Tuesday, June 28, 2011


Today I’m going to turn the blog over to a guest post from LUCIENNE DIVER.
Lucienne is a literary agent, and she’s also an author of numerous short stories and a YA novel, VAMPED. Her newest, BAD BLOOD, is available TODAY from Samhain Publishing.
And now…here’s Lucienne!

Thanks Rocco!

My Can’t Write a Blog Blog - Lucienne Diver

There’s an adorable little girl here who insists that I noogie her instead of write my blog. No, really, she insists. I’ve tried to convince her to play her DS, but she stuck it into my shoe instead. I then tried to convince her that she wouldn’t want it back because of the eternal stench and thus it was mine now, but apparently, I have to work on my sensory details to up my verisimilitude. In other words, she wasn’t buying it.

I’m sitting here at my son’s Boy Scout meeting in a room reserved for parents and siblings who didn’t want to drive all the way home between dropping off and picking up. Clearly this isn’t the blog I sat down to write. I switched over in the hope that if I wrote about said noogie girl (hey, Madison), she might let me keep going. (Yeah, that didn’t work either.) But as I switched gears, I realized that I could actually turn this into something, a blog about change, distractions and going with the flow.

First of all, I’m not good with change, which is funny, because I’m also a travel junkie, and I’d almost always rather visit someplace new than retread old ground. But outside of that, I really, really prefer knowing where everything stands, with life traveling along at a nice, even keel. Great for the blood pressure. Not so much for writing. Do I get my ideas when I’m going about my daily routine? No, I get them when I people-watch or take trips or experience something new that shifts my thinking. I’ve written since I was eleven years old, but was I headed for publication before perhaps the biggest change in my life—the birth of my son? No, I was not. I didn’t write for almost two years after he was born, too taken with this beautiful boy I held in my arms to look away. When I did restart my writing, it was a conversation between two baristas in my local Starbucks that started the ideas flowing again. It led to my first published novel (Playing Nice by “Kit Daniels”). The point is, his birth changed me. My earlier attempts at writing were all so horribly self-conscious. I don’t know if the sleep deprivation broke down my sense of self, letting me get out of my own way, or whether it was the fact that I woke before the sun (and thus my inner critique), but something was different when I sat down again to write.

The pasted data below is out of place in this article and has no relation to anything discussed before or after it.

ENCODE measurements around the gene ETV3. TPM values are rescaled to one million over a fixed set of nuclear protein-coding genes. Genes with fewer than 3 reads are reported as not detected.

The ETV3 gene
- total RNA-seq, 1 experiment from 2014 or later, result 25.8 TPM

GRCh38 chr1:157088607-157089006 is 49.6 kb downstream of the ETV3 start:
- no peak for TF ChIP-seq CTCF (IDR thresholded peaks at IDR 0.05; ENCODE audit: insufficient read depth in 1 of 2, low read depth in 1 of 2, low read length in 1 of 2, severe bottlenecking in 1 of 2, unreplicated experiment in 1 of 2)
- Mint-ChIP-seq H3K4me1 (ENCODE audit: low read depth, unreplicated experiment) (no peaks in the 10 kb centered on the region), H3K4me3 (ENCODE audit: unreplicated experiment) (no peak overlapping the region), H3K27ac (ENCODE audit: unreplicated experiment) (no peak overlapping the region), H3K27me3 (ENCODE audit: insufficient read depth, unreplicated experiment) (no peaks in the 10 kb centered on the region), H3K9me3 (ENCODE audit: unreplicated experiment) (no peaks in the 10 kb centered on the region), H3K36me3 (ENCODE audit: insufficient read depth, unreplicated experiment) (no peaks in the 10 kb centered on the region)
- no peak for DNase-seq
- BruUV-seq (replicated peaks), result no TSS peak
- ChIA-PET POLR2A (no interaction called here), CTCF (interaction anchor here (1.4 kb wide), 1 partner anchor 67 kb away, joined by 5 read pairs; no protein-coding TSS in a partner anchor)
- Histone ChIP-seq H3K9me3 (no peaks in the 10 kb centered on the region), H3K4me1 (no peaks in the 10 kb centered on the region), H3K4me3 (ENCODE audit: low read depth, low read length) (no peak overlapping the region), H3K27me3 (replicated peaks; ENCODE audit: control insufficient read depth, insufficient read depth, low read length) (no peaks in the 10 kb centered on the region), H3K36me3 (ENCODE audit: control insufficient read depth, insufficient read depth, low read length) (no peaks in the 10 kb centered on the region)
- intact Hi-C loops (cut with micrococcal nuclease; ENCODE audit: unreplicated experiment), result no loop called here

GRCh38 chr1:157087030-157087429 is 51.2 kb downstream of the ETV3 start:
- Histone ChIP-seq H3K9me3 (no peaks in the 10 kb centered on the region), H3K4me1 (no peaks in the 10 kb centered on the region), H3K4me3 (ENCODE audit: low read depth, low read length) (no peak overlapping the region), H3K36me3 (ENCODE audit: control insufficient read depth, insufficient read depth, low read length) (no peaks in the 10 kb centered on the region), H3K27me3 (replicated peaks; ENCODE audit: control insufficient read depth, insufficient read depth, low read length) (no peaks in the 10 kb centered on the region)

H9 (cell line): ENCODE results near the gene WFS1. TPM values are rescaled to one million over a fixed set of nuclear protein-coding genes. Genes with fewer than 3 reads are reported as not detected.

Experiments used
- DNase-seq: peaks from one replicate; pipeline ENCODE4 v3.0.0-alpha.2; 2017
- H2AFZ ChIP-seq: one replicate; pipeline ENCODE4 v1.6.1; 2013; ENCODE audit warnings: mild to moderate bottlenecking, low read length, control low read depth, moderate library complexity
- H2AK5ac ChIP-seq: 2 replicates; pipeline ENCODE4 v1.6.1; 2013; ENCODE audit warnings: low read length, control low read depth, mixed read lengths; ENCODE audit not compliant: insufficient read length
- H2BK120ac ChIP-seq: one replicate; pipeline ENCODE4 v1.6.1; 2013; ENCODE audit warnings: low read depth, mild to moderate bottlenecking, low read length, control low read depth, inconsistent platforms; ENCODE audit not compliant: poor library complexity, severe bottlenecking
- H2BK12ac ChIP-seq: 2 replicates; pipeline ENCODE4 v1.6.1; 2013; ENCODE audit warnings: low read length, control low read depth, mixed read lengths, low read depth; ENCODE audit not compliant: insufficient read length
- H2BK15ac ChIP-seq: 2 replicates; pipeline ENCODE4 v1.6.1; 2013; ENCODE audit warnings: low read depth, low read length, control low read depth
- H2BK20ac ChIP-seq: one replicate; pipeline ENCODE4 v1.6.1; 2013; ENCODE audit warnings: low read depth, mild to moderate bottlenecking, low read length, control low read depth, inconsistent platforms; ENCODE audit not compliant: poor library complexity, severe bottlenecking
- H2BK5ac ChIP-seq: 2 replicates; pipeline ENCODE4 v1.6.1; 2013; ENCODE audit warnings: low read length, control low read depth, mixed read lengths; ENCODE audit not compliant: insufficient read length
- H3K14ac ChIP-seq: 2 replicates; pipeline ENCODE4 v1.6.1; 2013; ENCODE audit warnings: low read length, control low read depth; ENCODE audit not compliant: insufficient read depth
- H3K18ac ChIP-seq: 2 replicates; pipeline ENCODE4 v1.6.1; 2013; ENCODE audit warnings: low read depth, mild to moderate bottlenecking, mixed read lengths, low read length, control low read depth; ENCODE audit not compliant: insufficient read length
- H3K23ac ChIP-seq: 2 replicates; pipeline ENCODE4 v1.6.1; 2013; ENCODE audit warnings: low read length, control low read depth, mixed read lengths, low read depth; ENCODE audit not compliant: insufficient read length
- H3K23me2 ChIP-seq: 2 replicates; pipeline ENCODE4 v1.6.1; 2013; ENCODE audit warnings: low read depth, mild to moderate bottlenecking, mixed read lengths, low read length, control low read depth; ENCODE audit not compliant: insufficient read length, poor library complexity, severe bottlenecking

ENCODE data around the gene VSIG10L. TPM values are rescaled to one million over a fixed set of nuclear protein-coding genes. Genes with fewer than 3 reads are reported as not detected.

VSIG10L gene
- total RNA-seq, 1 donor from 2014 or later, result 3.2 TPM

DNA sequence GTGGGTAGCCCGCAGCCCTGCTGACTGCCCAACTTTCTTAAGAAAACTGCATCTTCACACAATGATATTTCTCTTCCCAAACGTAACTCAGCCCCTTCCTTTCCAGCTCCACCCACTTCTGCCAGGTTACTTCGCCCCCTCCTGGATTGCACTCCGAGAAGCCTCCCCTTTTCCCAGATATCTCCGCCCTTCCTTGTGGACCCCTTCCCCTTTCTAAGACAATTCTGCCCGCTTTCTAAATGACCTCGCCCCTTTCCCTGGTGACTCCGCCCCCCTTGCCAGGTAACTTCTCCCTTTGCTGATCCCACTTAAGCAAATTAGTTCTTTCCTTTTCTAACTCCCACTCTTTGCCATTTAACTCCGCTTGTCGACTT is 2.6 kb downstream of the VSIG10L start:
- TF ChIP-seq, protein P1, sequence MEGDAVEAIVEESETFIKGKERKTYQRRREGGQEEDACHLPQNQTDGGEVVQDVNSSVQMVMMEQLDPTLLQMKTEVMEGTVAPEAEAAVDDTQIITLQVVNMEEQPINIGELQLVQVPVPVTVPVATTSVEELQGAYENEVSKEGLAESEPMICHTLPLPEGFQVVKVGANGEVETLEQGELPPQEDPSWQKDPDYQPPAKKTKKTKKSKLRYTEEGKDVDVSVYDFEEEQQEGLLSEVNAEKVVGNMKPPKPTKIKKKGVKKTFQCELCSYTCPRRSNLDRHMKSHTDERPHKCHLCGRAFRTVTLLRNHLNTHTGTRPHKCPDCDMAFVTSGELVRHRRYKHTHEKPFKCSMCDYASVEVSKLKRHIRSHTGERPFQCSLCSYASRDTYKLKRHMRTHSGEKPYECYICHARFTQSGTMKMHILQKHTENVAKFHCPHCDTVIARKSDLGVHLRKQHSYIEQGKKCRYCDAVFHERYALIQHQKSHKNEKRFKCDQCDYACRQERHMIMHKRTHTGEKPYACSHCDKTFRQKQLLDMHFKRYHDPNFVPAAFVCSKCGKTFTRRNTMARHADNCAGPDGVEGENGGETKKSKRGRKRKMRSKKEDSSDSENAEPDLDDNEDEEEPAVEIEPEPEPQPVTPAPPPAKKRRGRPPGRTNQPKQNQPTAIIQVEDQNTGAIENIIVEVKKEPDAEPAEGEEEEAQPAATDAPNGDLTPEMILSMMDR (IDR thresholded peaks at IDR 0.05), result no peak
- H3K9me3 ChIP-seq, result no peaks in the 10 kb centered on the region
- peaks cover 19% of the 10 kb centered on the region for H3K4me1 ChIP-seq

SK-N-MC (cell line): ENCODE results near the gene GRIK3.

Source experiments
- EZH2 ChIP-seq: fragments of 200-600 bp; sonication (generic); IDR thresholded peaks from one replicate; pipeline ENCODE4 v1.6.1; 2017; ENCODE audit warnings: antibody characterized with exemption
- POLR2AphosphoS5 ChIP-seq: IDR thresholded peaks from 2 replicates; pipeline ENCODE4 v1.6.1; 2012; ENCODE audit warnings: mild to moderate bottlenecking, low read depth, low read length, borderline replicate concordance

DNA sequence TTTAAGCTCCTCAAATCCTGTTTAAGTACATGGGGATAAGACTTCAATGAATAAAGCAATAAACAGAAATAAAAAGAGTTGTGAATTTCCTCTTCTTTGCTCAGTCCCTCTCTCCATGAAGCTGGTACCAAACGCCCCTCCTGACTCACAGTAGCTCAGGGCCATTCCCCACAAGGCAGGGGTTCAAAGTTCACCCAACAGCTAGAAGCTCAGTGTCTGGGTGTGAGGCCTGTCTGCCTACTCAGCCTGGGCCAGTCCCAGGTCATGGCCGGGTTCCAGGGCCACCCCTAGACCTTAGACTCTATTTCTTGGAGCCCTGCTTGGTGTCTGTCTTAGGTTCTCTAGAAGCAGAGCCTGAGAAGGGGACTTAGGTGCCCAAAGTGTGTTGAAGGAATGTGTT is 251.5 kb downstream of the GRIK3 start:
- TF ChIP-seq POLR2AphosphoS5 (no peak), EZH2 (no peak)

My process continued to evolve. Later, as a young mother taking my son to exciting places like the ball pit at McDonald’s, I discovered that I could either continue to stare unblinkingly at my son for hours on end, or I could stay sane. (Not that sanity is necessarily a prerequisite for writing.) Now, as many of you know or can guess, McDonald’s isn’t the quietest place in the world. It’s about as far from distraction-free as their food is healthy. But I learned to write amidst the noise and the stolen glances every three or four seconds to be sure my son was where I expected him to be and that no other toddler was trying to bounce the balls off his head. I learned to tune out the exterior noise and target in on the voices in my head. Because, as E.L. Doctorow says with great accuracy, writing truly is “a socially acceptable form of schizophrenia.”

All that focus was also really good practice for weeding through the noise of potential plot paths. In writing, as in life, every choice you make leads to multiple branches that will take your storyline in divergent directions. It’s important to be able to decide which branches to take and which to prune. Think of your novel like a bonsai tree. You do have to give it constant care, nurture and shape it, but you also have to let the tree grow organically, and look at what’s natural for its development. Because of this necessarily organic growth, you don’t know exactly how it will develop just looking at the seed. The same goes for your fiction. No matter how serious a plotter you are, chances are things will diverge from your initial outline, because characters will surprise you or something struck you as you wrote, and you have to be able to go with the flow (and, of course, let your agent and/or editor know if the changes are significant).

So, this isn’t the blog I set out to write, but it’s the one that seemed to want to be written.

See how sleep deprivation can work for you!
Bad Blood, first novel of the Latter-Day Olympians
Available digitally June 28, 2011, print in 2012
Facebook fan page: http://www.facebook.com/#!/lucienne.diver

Buy Bad Blood today at: http://store.samhainpublishing.com/bad-blood-p-6360.html

meow! Thanks, Lucienne! and my human totally agrees: characters do have a way of "taking over" an outline!

Thursday: I announce my schedule for July! Stay tuned!



  1. LOL. Great post that I can relate to in so many ways. I use the writer excuse for why I ask so many questions; why I'm slightly anti-social (the reclusive writer myth); why I sometimes drift off into a near-zombie state of blank-eyed nothingness. I tell my husband that these traits are all acceptable because I'm a writer. :-) He loves me so he just nods and pretends to agree.

    Thanks for the post, Lucienne and have a great day.

  2. Thanks so much! You have a fabulous day yourself!

  3. I so totally agree - my finished product almost NEVER resembles the outline :)